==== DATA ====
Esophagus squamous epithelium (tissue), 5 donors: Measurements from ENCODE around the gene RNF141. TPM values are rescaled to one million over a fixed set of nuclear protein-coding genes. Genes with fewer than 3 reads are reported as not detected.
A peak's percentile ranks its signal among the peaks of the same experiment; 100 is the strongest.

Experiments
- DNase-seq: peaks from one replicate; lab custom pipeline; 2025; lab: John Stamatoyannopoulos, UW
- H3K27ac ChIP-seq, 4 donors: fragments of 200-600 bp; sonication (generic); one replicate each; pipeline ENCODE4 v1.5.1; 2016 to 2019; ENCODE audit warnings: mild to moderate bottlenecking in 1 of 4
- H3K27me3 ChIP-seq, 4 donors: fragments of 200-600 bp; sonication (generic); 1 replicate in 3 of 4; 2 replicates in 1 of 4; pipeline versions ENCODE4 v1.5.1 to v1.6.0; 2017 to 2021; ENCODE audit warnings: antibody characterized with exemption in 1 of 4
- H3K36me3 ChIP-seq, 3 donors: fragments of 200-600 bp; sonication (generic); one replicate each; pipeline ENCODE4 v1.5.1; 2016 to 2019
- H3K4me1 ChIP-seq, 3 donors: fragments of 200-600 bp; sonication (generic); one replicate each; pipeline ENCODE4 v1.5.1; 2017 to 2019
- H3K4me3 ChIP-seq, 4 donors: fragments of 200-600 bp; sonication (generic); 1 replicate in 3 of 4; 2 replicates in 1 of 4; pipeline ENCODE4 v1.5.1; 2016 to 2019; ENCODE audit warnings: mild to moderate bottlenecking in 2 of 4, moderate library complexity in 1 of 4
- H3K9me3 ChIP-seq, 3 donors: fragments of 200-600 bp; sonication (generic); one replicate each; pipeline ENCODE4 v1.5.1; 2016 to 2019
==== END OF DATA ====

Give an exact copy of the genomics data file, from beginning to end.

Esophagus squamous epithelium (tissue), 5 donors: Measurements from ENCODE around the gene RNF141. TPM values are rescaled to one million over a fixed set of nuclear protein-coding genes. Genes with fewer than 3 reads are reported as not detected.
A peak's percentile ranks its signal among the peaks of the same experiment; 100 is the strongest.

Experiments
- DNase-seq: peaks from one replicate; lab custom pipeline; 2025; lab: John Stamatoyannopoulos, UW
- H3K27ac ChIP-seq, 4 donors: fragments of 200-600 bp; sonication (generic); one replicate each; pipeline ENCODE4 v1.5.1; 2016 to 2019; ENCODE audit warnings: mild to moderate bottlenecking in 1 of 4
- H3K27me3 ChIP-seq, 4 donors: fragments of 200-600 bp; sonication (generic); 1 replicate in 3 of 4; 2 replicates in 1 of 4; pipeline versions ENCODE4 v1.5.1 to v1.6.0; 2017 to 2021; ENCODE audit warnings: antibody characterized with exemption in 1 of 4
- H3K36me3 ChIP-seq, 3 donors: fragments of 200-600 bp; sonication (generic); one replicate each; pipeline ENCODE4 v1.5.1; 2016 to 2019
- H3K4me1 ChIP-seq, 3 donors: fragments of 200-600 bp; sonication (generic); one replicate each; pipeline ENCODE4 v1.5.1; 2017 to 2019
- H3K4me3 ChIP-seq, 4 donors: fragments of 200-600 bp; sonication (generic); 1 replicate in 3 of 4; 2 replicates in 1 of 4; pipeline ENCODE4 v1.5.1; 2016 to 2019; ENCODE audit warnings: mild to moderate bottlenecking in 2 of 4, moderate library complexity in 1 of 4
- H3K9me3 ChIP-seq, 3 donors: fragments of 200-600 bp; sonication (generic); one replicate each; pipeline ENCODE4 v1.5.1; 2016 to 2019